30 October, 2007

Better Work Means More Work

Security is one of those fields where, the better a job you do, the more work you have to do. To some extent, all jobs are like this. If you do a terrible job, nobody is going to want to give you more work. If you do a great job, people will give you as much or more work than you can handle. However, this is not really the type of extra work I am referring to.

One example of what I'm talking about is intrusion detection. The better you get at intrusion detection, the more incident response you will end up doing as a result. Getting better at security operations in general will often lead to the discovery of more intrusions as your knowledge increases, new systems are implemented, and security systems are improved. Someone who is good at penetration testing or application fuzzing may be able to find and exploit more vulnerabilities, and in the end do extra work because of that. I'm sure there are many more examples.

On the other hand, better work also means you can streamline processes or reduce the number of security incidents. Increasing the depth of your defense to reduce security incidents, automating processes, more clearly mapping processes, and more efficiently achieving an objective are all possibilities to reduce the amount of work. Being better at penetration testing may mean finding more useful information about the security of your target, but you may also perform the actual penetration test more quickly.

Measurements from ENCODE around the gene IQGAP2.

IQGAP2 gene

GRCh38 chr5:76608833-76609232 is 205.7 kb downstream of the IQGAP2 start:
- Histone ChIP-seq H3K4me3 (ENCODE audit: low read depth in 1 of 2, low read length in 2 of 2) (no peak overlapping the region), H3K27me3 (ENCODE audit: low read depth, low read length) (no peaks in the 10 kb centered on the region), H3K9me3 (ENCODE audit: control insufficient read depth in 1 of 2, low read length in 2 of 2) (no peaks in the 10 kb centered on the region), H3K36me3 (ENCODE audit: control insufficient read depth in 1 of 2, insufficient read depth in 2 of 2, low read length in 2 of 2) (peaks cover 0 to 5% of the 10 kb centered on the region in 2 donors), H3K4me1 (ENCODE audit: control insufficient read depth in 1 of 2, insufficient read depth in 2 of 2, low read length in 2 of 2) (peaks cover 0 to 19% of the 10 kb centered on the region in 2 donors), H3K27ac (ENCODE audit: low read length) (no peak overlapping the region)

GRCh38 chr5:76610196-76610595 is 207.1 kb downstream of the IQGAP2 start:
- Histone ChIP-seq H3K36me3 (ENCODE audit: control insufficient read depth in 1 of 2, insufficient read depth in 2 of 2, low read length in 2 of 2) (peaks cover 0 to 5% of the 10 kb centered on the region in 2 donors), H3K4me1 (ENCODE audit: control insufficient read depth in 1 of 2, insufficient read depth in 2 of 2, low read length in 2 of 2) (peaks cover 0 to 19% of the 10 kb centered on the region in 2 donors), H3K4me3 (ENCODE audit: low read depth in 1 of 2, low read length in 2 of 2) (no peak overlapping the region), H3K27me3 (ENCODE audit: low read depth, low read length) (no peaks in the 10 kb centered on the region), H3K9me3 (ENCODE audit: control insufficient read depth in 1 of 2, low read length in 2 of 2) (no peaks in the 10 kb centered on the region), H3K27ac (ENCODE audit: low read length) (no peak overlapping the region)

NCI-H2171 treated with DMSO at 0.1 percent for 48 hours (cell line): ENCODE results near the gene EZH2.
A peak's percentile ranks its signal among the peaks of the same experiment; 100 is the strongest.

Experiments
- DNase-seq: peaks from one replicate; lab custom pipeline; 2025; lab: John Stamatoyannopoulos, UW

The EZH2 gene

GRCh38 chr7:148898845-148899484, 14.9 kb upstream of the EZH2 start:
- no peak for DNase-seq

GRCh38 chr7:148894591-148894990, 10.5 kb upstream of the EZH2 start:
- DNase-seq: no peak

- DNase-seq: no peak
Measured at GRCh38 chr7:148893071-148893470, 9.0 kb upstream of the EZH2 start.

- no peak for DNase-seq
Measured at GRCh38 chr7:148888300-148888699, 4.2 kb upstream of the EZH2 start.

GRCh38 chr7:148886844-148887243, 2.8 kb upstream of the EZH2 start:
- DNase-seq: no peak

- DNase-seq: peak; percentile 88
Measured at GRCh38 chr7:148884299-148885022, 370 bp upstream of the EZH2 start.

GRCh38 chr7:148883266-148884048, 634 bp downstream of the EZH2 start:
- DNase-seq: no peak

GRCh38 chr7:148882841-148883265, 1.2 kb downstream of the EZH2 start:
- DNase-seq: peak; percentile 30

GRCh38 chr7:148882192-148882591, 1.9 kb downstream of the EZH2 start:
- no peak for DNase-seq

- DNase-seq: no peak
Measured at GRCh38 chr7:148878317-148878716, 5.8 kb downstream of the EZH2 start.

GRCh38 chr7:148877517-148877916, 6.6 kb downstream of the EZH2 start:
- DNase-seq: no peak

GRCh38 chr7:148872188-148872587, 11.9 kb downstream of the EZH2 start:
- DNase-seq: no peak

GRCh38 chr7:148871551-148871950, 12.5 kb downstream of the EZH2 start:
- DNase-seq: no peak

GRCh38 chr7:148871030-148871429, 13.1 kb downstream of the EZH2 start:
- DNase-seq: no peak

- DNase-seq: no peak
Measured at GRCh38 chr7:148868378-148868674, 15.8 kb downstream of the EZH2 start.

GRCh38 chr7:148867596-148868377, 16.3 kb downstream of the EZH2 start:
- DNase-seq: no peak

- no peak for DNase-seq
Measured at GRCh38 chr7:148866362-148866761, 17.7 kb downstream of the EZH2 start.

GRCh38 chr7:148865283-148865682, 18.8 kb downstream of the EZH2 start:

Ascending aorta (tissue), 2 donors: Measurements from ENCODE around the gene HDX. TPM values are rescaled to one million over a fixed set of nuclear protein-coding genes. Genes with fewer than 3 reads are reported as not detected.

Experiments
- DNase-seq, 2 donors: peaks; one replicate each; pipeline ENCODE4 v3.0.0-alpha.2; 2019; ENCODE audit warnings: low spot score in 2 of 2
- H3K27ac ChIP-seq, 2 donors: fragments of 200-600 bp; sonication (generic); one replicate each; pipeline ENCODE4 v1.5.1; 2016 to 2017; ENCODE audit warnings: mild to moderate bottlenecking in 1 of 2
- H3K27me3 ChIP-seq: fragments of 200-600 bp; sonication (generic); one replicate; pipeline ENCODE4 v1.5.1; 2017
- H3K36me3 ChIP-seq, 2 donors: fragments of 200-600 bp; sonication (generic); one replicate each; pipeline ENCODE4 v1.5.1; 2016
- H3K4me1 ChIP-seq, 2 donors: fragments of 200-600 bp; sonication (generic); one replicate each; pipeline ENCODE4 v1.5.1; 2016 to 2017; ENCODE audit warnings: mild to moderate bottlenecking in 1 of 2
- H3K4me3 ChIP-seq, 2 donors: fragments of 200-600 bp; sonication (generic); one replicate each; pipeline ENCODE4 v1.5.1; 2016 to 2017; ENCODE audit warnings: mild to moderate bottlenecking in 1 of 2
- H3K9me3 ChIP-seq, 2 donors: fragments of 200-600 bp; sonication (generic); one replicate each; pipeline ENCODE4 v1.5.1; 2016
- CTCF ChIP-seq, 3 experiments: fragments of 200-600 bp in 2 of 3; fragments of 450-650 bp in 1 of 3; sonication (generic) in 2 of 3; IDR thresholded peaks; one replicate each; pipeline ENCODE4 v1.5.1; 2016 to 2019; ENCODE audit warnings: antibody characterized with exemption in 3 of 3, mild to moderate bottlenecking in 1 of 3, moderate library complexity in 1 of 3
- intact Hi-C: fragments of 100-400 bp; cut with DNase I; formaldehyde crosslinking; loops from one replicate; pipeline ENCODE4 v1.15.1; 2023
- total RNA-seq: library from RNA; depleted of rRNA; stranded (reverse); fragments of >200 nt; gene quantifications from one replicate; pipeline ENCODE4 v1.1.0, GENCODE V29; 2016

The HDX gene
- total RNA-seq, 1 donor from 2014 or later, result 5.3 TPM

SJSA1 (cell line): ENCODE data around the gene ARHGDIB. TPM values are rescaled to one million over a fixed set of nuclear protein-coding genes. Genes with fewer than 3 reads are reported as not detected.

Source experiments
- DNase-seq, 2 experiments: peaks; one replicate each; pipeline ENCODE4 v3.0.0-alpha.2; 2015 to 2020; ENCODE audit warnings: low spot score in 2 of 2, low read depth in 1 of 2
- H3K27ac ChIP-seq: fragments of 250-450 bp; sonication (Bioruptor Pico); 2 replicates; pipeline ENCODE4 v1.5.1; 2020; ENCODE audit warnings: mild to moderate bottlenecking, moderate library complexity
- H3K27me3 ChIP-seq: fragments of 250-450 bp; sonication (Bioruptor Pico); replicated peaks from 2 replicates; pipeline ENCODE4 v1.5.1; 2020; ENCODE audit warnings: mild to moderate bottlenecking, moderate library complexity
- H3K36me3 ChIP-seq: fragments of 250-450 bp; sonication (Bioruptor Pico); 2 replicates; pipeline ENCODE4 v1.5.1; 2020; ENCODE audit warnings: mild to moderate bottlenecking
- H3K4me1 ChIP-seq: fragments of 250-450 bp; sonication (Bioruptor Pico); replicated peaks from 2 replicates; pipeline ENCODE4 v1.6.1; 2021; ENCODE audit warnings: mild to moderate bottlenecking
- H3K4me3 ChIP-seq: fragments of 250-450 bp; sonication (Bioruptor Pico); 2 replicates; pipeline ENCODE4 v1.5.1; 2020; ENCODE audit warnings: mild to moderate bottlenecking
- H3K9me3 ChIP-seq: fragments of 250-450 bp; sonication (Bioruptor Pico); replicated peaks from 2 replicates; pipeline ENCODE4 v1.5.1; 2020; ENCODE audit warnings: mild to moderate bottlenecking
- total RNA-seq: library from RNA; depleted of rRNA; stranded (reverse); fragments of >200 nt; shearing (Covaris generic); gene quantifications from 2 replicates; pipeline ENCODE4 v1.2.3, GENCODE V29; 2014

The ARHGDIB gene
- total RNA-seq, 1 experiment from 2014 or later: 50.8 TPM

Richard Bejtlich likes to point out that prevention eventually fails. I agree but would like to add that I think there will always be security incidents that are missed. Getting better at detection means more time spent on incidents, which is a good thing by the way. However, no matter how good you get at detection, I firmly believe that nobody will catch everything worth catching. There are probably exceptions, but in the type of enterprise network I'm used to dealing with, catching every single noteworthy security incident seems unlikely.

Someone in operational security can also improve prevention. Just because prevention eventually fails doesn't mean it never works or should be ignored. You might think that getting better at prevention means you will have less work to do when it comes to detection and response. But better prevention generally means more work on design, testing, configuration, maintenance, documentation, and more.

Anyone that does a good job will be in demand, leading to more work. With security, I also think doing a good job means you may discover more work to do along every step of the way.

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